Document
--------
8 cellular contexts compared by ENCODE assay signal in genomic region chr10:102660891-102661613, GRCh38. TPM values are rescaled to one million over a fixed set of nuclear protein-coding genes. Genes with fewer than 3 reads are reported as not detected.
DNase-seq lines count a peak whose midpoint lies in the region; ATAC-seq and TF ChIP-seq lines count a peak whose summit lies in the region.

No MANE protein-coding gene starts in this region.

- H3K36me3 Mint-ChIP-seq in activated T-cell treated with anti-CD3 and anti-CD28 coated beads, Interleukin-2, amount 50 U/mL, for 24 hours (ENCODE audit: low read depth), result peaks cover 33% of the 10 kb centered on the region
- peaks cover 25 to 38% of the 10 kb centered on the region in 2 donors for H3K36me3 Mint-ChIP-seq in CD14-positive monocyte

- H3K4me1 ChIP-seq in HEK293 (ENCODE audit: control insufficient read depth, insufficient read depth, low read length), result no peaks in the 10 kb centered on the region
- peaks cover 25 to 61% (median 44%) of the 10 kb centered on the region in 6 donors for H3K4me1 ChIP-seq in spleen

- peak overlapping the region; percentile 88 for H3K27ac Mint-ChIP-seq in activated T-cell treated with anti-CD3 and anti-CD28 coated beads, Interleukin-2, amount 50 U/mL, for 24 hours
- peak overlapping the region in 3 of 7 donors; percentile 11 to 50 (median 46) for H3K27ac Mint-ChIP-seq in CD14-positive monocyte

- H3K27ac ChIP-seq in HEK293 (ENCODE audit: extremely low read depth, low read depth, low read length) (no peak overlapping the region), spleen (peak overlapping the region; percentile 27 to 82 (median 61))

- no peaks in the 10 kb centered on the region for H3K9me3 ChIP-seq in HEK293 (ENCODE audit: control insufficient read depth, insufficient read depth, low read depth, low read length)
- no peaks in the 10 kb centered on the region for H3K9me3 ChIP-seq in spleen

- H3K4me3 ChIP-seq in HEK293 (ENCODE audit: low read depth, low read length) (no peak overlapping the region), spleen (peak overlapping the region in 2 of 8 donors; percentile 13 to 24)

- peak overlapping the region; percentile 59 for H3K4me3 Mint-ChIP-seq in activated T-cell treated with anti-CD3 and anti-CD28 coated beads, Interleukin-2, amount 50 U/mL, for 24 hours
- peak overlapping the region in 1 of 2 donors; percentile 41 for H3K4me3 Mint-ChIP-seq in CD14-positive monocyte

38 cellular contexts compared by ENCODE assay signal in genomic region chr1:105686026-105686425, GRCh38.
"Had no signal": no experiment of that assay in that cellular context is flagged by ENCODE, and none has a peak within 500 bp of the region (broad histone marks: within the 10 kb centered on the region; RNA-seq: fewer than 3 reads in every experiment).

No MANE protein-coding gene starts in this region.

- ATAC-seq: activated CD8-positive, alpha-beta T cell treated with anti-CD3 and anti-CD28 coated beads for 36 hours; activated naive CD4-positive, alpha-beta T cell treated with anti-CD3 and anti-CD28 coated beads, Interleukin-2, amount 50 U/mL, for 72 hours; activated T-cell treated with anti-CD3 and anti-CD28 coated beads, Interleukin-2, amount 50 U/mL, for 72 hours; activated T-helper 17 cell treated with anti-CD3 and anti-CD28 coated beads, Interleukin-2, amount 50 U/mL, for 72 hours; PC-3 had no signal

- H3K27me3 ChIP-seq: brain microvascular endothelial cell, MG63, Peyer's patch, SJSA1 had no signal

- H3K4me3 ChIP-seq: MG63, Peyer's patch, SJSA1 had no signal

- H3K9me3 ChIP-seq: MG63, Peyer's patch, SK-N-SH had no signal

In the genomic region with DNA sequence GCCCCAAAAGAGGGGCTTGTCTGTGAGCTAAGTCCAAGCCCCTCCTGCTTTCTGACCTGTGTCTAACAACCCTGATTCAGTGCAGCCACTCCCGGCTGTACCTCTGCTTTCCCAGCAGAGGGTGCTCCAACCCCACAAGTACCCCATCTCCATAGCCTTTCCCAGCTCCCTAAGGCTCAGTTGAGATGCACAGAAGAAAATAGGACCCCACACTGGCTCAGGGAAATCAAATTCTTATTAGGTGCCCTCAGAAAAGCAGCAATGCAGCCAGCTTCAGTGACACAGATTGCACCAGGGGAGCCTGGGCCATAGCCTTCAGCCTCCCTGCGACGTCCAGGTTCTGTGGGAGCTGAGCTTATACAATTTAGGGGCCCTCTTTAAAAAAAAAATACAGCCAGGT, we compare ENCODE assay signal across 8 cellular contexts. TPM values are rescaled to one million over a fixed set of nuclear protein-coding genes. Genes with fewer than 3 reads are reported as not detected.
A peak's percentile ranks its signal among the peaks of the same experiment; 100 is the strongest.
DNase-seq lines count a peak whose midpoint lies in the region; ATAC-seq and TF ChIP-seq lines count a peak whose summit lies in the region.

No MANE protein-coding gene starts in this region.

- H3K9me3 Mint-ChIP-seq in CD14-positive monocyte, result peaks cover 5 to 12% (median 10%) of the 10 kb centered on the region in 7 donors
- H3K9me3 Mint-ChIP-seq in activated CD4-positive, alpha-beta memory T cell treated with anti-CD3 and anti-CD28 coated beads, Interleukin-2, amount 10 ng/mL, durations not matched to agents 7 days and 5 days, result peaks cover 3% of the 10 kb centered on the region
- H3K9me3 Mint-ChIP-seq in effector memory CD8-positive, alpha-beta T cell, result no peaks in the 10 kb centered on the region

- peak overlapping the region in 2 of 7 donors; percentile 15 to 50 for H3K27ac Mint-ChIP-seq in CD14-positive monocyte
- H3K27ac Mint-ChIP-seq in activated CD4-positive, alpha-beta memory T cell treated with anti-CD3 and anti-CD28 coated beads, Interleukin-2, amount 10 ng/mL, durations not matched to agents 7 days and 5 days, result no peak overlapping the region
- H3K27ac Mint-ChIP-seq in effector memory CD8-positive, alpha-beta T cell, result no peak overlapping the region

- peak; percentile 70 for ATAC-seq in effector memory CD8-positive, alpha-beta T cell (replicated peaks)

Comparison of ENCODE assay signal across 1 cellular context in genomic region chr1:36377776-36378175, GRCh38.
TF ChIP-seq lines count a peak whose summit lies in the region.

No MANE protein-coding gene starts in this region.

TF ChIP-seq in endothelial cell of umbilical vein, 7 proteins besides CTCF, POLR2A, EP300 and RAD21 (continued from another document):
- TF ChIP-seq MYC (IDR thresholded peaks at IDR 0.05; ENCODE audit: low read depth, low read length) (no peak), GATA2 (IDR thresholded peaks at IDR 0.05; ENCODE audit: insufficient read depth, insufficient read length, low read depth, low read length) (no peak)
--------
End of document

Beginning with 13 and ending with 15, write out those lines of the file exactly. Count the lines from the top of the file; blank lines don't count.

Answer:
- H3K4me3 ChIP-seq in HEK293 (ENCODE audit: low read depth, low read length) (no peak overlapping the region), spleen (peak overlapping the region in 2 of 8 donors; percentile 13 to 24)

- peak overlapping the region; percentile 59 for H3K4me3 Mint-ChIP-seq in activated T-cell treated with anti-CD3 and anti-CD28 coated beads, Interleukin-2, amount 50 U/mL, for 24 hours
- peak overlapping the region in 1 of 2 donors; percentile 41 for H3K4me3 Mint-ChIP-seq in CD14-positive monocyte